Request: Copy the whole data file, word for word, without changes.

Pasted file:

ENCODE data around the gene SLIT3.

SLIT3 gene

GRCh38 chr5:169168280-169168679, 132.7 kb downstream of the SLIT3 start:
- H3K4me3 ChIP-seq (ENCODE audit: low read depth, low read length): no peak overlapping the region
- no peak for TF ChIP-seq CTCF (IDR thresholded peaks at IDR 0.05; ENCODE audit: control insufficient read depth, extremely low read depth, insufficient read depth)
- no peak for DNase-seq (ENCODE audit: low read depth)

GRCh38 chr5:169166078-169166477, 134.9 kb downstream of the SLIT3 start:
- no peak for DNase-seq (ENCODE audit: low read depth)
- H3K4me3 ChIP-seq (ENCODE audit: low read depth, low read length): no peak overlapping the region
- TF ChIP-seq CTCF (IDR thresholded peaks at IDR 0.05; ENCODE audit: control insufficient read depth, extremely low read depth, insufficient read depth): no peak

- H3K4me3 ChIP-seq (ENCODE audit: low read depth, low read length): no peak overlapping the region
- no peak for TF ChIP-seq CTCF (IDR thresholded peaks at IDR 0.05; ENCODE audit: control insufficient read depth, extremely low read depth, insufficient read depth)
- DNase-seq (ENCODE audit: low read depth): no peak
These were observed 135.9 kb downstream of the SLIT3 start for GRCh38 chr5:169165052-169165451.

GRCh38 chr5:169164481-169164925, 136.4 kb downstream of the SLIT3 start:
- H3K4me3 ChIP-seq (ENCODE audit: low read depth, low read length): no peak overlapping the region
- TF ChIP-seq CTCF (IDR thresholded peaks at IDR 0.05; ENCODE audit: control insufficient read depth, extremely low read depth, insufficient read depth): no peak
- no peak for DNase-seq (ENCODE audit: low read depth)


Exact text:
ENCODE data around the gene SLIT3.

SLIT3 gene

GRCh38 chr5:169168280-169168679, 132.7 kb downstream of the SLIT3 start:
- H3K4me3 ChIP-seq (ENCODE audit: low read depth, low read length): no peak overlapping the region
- no peak for TF ChIP-seq CTCF (IDR thresholded peaks at IDR 0.05; ENCODE audit: control insufficient read depth, extremely low read depth, insufficient read depth)
- no peak for DNase-seq (ENCODE audit: low read depth)

GRCh38 chr5:169166078-169166477, 134.9 kb downstream of the SLIT3 start:
- no peak for DNase-seq (ENCODE audit: low read depth)
- H3K4me3 ChIP-seq (ENCODE audit: low read depth, low read length): no peak overlapping the region
- TF ChIP-seq CTCF (IDR thresholded peaks at IDR 0.05; ENCODE audit: control insufficient read depth, extremely low read depth, insufficient read depth): no peak

- H3K4me3 ChIP-seq (ENCODE audit: low read depth, low read length): no peak overlapping the region
- no peak for TF ChIP-seq CTCF (IDR thresholded peaks at IDR 0.05; ENCODE audit: control insufficient read depth, extremely low read depth, insufficient read depth)
- DNase-seq (ENCODE audit: low read depth): no peak
These were observed 135.9 kb downstream of the SLIT3 start for GRCh38 chr5:169165052-169165451.

GRCh38 chr5:169164481-169164925, 136.4 kb downstream of the SLIT3 start:
- H3K4me3 ChIP-seq (ENCODE audit: low read depth, low read length): no peak overlapping the region
- TF ChIP-seq CTCF (IDR thresholded peaks at IDR 0.05; ENCODE audit: control insufficient read depth, extremely low read depth, insufficient read depth): no peak
- no peak for DNase-seq (ENCODE audit: low read depth)